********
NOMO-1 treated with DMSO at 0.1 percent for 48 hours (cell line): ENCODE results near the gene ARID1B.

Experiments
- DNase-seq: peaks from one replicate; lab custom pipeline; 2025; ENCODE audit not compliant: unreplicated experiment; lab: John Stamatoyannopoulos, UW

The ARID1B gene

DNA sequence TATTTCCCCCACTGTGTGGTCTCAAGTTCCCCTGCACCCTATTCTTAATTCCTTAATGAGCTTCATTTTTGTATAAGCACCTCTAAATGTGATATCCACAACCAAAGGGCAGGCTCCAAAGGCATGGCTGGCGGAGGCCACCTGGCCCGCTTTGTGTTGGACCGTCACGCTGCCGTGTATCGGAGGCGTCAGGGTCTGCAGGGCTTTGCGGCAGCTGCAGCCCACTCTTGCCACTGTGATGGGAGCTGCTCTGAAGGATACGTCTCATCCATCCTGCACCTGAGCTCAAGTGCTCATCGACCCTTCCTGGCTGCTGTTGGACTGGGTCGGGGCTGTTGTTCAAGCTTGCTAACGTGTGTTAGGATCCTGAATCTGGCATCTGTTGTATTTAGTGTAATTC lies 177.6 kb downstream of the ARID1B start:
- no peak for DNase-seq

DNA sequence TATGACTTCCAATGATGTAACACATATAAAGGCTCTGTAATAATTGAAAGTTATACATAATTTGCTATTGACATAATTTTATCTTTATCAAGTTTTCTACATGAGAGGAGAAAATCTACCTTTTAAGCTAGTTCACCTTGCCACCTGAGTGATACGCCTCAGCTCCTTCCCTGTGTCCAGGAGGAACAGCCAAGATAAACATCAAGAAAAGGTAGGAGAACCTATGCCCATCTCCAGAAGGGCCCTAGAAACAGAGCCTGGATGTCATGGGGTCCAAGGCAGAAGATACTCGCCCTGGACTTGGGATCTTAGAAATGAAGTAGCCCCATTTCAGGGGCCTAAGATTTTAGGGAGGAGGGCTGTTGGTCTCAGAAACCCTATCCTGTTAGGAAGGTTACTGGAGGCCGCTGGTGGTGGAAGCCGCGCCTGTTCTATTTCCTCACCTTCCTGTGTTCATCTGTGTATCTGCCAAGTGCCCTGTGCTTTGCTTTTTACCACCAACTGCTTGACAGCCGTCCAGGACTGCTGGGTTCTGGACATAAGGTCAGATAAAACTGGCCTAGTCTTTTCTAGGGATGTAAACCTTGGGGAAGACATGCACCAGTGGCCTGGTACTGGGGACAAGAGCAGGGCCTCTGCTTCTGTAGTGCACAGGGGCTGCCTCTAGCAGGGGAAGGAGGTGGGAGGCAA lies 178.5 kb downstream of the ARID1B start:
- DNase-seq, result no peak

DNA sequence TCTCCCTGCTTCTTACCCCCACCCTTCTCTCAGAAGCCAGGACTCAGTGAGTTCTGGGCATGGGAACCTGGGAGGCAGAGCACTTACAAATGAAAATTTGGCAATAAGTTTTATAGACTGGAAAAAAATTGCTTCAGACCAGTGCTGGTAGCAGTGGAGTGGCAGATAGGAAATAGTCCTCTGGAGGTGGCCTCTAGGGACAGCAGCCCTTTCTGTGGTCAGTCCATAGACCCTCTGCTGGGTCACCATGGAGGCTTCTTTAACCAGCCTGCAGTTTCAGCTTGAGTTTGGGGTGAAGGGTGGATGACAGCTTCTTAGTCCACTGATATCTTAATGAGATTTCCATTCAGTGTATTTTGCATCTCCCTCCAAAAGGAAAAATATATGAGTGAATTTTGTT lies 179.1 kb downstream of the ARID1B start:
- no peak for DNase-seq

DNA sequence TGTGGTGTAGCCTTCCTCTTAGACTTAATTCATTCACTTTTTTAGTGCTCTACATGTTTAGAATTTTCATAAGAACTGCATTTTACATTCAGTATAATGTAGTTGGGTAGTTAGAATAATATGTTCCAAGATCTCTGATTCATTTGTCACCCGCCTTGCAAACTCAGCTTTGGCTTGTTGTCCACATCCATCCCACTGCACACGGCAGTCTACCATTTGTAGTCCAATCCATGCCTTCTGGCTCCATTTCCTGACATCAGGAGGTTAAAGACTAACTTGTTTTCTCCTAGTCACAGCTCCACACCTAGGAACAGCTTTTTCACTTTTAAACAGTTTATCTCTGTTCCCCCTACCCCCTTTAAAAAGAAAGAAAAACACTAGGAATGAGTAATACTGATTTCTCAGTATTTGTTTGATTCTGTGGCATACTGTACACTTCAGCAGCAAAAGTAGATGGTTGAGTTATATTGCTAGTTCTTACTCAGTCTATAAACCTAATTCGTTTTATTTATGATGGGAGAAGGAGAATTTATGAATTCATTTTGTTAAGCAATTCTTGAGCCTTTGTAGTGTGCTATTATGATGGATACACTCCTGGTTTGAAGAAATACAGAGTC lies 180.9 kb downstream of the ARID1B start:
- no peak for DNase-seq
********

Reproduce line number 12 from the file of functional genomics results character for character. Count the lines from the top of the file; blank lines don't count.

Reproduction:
- no peak for DNase-seq